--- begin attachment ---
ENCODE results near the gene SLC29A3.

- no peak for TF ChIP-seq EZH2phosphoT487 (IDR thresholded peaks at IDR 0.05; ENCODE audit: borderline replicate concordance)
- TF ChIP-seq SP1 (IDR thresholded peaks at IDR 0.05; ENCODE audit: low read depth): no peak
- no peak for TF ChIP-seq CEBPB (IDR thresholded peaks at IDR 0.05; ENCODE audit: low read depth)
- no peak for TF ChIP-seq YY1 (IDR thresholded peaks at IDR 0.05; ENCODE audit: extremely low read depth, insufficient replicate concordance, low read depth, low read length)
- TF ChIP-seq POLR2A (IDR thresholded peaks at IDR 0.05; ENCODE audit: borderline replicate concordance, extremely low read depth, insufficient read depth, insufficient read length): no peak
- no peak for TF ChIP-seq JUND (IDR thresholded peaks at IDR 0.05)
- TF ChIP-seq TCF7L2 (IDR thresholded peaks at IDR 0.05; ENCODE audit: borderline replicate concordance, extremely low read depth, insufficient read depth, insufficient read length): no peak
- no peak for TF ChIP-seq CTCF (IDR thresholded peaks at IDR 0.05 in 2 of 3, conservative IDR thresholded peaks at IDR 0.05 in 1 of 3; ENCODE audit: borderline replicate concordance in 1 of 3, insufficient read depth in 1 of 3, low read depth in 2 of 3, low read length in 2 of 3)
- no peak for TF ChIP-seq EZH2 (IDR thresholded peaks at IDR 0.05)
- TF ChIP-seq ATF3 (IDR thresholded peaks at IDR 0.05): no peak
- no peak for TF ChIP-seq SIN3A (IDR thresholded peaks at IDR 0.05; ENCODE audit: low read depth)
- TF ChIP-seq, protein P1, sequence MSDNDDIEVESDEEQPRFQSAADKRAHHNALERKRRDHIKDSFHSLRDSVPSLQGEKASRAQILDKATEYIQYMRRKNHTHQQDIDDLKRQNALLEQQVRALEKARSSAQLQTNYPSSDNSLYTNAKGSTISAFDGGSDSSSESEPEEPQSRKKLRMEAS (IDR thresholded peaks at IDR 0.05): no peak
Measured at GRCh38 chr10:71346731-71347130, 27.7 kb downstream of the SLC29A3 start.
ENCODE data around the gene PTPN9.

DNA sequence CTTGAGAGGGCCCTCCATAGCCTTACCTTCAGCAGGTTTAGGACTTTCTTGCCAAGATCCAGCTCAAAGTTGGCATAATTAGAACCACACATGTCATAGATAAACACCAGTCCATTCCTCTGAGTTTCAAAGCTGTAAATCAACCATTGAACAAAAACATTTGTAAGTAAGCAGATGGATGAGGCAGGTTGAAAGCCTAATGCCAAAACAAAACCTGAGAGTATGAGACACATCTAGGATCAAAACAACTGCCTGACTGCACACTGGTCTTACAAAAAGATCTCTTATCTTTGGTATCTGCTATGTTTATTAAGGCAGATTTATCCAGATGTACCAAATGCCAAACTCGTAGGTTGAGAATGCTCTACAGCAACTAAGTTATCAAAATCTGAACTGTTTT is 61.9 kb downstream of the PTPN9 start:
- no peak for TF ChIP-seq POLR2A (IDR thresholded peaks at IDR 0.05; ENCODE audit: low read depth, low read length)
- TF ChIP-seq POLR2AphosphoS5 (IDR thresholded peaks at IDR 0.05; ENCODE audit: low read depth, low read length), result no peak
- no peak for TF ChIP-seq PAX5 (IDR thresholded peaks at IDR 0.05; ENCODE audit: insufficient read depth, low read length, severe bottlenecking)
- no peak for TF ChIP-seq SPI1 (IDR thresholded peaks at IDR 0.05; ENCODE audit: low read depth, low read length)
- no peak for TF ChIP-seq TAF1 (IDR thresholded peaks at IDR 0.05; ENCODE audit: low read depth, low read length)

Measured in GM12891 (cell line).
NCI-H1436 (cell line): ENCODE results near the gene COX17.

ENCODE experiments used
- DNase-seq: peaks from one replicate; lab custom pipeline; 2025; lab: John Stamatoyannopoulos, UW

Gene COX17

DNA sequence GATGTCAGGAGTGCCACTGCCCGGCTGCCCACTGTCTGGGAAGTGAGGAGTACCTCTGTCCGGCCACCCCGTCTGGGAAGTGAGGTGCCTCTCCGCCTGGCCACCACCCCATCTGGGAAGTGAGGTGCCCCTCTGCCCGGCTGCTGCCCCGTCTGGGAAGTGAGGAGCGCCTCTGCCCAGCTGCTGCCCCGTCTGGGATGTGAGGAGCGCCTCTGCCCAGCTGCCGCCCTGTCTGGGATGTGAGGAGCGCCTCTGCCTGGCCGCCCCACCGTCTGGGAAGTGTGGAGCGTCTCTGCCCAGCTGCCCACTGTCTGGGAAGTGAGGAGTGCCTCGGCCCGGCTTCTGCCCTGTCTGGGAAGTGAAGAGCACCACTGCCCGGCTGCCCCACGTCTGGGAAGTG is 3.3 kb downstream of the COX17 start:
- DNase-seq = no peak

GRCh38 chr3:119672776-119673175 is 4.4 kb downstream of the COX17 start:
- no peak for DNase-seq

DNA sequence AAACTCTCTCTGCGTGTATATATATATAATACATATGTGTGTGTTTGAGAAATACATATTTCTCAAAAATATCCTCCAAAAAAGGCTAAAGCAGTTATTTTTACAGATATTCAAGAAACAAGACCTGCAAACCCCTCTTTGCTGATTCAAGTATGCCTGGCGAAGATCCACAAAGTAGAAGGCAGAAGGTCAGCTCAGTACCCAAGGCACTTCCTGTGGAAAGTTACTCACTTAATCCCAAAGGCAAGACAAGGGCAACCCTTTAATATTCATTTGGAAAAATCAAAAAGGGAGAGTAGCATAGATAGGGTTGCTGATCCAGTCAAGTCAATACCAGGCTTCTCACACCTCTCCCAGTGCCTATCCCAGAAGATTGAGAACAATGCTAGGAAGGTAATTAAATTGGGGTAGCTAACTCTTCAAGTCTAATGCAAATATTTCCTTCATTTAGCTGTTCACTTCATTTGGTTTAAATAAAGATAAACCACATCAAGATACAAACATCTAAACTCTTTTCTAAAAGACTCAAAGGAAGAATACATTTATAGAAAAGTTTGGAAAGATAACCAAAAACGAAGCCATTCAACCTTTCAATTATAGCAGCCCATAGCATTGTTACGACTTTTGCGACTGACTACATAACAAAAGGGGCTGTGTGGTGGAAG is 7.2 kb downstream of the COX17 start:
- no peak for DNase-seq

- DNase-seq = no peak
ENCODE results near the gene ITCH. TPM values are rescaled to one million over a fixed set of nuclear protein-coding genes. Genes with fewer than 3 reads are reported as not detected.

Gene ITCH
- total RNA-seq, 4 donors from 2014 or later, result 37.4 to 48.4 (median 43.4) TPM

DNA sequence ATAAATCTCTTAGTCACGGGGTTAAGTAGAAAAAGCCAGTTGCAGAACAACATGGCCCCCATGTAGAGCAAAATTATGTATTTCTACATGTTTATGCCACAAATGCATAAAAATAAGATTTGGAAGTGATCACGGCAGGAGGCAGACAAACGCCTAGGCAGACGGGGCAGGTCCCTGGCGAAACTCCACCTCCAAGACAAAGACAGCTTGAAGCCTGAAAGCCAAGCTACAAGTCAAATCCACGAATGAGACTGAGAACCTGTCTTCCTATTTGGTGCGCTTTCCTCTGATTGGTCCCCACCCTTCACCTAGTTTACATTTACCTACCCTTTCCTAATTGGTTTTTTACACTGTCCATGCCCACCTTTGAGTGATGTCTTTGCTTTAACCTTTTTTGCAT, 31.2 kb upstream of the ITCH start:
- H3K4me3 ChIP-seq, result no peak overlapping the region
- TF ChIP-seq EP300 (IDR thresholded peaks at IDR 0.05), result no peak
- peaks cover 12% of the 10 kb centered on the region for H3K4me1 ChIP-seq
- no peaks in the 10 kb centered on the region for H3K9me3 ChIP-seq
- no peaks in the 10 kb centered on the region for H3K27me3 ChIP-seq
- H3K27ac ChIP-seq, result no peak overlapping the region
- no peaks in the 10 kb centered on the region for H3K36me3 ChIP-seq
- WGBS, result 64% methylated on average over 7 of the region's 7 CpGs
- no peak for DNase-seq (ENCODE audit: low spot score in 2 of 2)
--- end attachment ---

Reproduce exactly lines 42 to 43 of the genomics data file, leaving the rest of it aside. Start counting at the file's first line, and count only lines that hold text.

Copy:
- no peaks in the 10 kb centered on the region for H3K27me3 ChIP-seq
- H3K27ac ChIP-seq, result no peak overlapping the region